Contact Tracing Saves Lives
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Contact Tracing Saves Lives
By now, we’ve all heard about COVID-19. It’s everyone’s responsibility to help make sure this virus does not continue to spread. One important tool to help reduce the spread is called contact tracing. Health departments have successfully used contact tracing for decades to contain diseases like tuberculosis and smallpox.
What is contact tracing? Contact tracing identifies who an infected person may have exposed to the virus. Once those people are notified, they can quarantine to avoid spreading the disease to other people.
How does contact tracing work? When someone tests positive for COVID-19, it’s reported to their public health department. A contact tracer is assigned to the case. First, the contract tracer calls the infected person to make sure they self-isolate. Next, they ask where the infected person has been during a specific time period when they may have exposed others. Finally, they inform those people that they may have been exposed and that they need to quarantine and watch for symptoms.
What should you do if a contact tracer calls you? Most importantly, answer the phone, especially if your caller ID says something like county health department or contact tracer. The tracer will identify themselves and ask you to confirm your name and birthdate, so they know they’re talking to the right person. A legitimate contact tracer won’t ever ask for your social security or credit card numbers. Your personal identifying information will not be shared publicly or with any of the people you’ve been in contact with.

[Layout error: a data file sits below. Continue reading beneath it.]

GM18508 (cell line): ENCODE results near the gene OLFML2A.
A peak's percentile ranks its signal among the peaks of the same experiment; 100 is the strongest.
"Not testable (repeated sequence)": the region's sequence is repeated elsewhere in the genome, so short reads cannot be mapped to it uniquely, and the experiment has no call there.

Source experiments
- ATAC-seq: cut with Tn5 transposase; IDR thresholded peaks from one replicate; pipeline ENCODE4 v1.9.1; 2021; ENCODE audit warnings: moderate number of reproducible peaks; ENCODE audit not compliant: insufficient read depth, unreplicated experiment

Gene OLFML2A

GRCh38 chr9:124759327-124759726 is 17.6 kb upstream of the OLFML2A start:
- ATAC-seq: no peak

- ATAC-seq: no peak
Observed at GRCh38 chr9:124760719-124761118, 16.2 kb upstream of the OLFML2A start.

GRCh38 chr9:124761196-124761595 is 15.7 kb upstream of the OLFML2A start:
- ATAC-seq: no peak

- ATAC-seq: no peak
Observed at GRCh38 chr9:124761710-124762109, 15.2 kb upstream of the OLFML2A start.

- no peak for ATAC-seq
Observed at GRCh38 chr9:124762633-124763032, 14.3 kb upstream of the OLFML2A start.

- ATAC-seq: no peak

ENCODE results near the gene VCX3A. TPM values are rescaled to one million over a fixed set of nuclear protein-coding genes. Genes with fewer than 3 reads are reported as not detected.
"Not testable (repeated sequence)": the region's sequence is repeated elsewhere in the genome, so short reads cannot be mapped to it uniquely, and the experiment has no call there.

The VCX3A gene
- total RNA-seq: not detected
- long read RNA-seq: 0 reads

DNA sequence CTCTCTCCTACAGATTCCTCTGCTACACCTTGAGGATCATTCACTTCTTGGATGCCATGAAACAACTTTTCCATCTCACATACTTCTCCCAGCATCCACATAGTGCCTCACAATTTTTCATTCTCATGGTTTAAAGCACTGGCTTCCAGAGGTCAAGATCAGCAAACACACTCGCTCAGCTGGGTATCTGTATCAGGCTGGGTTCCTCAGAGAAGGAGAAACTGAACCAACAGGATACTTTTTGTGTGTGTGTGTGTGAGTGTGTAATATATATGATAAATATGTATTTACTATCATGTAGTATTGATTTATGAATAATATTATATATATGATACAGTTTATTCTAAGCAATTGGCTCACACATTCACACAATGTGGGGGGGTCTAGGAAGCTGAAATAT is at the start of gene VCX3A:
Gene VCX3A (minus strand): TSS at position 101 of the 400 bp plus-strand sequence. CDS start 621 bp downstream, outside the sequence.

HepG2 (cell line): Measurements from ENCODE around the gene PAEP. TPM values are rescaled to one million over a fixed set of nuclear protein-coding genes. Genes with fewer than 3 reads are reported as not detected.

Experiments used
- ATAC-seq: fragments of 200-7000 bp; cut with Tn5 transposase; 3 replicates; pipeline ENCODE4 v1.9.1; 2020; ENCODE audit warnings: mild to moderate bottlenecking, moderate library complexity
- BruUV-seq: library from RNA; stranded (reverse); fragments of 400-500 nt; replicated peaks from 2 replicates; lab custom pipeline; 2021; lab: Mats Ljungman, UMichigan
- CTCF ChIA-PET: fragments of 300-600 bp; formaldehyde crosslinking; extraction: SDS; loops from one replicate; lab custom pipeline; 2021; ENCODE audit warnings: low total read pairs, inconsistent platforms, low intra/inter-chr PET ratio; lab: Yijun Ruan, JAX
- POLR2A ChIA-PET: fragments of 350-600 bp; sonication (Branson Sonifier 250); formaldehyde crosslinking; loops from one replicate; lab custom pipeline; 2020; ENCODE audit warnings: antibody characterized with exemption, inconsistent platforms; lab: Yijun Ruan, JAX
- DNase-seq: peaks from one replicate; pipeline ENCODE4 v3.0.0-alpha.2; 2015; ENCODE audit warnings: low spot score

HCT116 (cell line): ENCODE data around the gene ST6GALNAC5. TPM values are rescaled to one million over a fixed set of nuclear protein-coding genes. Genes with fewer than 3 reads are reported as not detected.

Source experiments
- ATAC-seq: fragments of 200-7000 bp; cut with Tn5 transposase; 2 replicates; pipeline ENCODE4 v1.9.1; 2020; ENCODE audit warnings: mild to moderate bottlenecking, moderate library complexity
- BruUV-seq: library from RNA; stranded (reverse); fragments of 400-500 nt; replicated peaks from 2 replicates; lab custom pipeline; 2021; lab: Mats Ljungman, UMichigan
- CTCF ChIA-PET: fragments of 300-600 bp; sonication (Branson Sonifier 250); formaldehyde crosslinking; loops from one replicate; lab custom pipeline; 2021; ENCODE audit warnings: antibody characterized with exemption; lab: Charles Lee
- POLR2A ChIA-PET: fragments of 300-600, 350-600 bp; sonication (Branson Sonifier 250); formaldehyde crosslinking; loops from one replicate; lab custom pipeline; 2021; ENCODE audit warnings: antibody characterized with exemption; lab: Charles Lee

What will they ask? They’ll ask a few simple questions, like when you first noticed symptoms and whether you’ve been tested. Your answers help them figure out the period of time that you could have spread COVID-19 to others and how long you’ll need to isolate. If you’ve been tested, you may have already heard from your doctor. But it’s common for the contact tracer to be the one to tell you that your test was positive. They understand this may be upsetting news. They’re trained to provide support and will help you plan what to do next. Contact tracers will ask about anyone you’ve been in contact with, like the people you live with and anyone else you’ve seen recently. They especially need to know about anyone you’ve been in close contact with, like anyone you’ve been within 6 feet of for more than 15 minutes. Or had physical contact with, like anyone you’ve, hugged, kissed, or high-fived. They’ll also ask about any places you’ve visited like stores, restaurants, or places of worship. Going through your calendar, journal, social media, or phone can help you remember the details. Finally, the tracer will give you isolation instructions. They’ll help you figure out how to get supplies, groceries, and support services, and if necessary, how and when to get medical care. They’ll also check up on you regularly and monitor your symptoms to let you know when you no longer need to isolate or quarantine.
Do you have to answer the contact tracer’s questions? You won’t be forced to answer or be penalized for not answering, but by providing as much information as possible, you’re protecting your friends, family, and community and helping to stop COVID-19.
So, answer the call. Do your part to save lives.
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No part of this video may be reproduced or transmitted in any form or by any means, electronic or mechanical, without the written permission of Finity Communications Incorporated.
Finity Communications Incorporated is not a licensed medical care provider and represents that it has no expertise in diagnosing, examining, or treating medical conditions of any kind, including infectious diseases. The information offered in this video is designed for educational purposes only. You are strongly encouraged to speak with your physician, healthcare provider, or your local health department if you have questions about COVID-19 or contact tracing.